Today we are publishing a paper detailing further proposals to improve transparency, following wide ranging discussions with companies, regulators and political figures, as well as discussions with people in the United States. The paper outlines how the Interception of Communications Commissioner should publish a breakdown of how individual agencies use powers to access communications information – currently just one total figure is published – as well as calling for clarification about whether British companies are handing over data ‘in bulk’ on thousands or millions of customers.

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More than One million pupils fingerprinted at school

Posted on by Big Brother Watch Posted in Biometrics, Privacy, Protection of Freedoms Bill, Research and reports | 40 Comments

7075085533_f656a28082_oAs the new school term gets underway, now is the time for parents to check if their children are among the hundreds of thousands of pupils who are using biometric technology.

Today we have published our latest report looking at the use of biometric technology in secondary schools and academies which, based on data from the 2012-13 academic year, makes clear that fingerprints were taken from more than one million pupils.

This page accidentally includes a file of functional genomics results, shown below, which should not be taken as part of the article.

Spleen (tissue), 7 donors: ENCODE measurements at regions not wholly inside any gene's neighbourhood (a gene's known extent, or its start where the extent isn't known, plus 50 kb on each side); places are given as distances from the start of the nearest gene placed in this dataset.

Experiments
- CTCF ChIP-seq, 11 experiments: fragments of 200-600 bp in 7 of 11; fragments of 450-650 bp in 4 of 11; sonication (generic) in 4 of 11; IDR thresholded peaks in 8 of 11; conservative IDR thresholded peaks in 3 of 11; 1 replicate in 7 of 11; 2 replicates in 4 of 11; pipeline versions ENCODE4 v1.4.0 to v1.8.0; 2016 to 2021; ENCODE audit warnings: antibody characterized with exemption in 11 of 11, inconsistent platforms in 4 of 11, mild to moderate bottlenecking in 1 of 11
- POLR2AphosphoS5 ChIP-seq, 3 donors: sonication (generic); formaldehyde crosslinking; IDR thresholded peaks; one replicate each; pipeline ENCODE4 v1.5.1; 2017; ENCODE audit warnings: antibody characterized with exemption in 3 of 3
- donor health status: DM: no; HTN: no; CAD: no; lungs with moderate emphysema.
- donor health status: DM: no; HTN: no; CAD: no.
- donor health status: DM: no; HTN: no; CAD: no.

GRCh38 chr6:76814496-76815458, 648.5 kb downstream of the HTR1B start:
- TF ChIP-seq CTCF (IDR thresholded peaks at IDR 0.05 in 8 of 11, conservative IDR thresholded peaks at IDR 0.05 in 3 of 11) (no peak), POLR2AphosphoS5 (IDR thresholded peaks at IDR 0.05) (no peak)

You can read the report here.

 

Our research, gathered from Freedom of Information Requests to more than 3,000 schools, shows that at the start of the academic year 2012-13:

  • An estimated 40% of schools in England are using biometric technology
  • An estimated 31% of schools did not consult parents before enrolling children into a biometric system prior to the Protection of Freedoms Act 2012 becoming law

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Democratic value? The sale of the edited electoral register

Posted on by Big Brother Watch Posted in Councils, Data Protection, Databases, Research and reports | 9 Comments

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Today we have published our latest report, Democratic Value, looking at the scale of the commercial use of the edited electoral roll.

Councils have no say in selling the register – and it probably costs more to administer than they bring in through charges – but threats of legal action mean they can do little to assist residents and there is not widespread awareness of understanding of why there are two versions of the electoral roll.

This confusion exacerbates the fundamental privacy issue with councils being mandated to law to make available for purchase the names and addresses of those who do not opt-out. That is a law for Parliament to change, and it should do so at the soonest opportunity.

Between 2007 and 2012, more than 2,700 different organisations and individuals purchased the edited register, with some local authorities seeing far higher levels of use.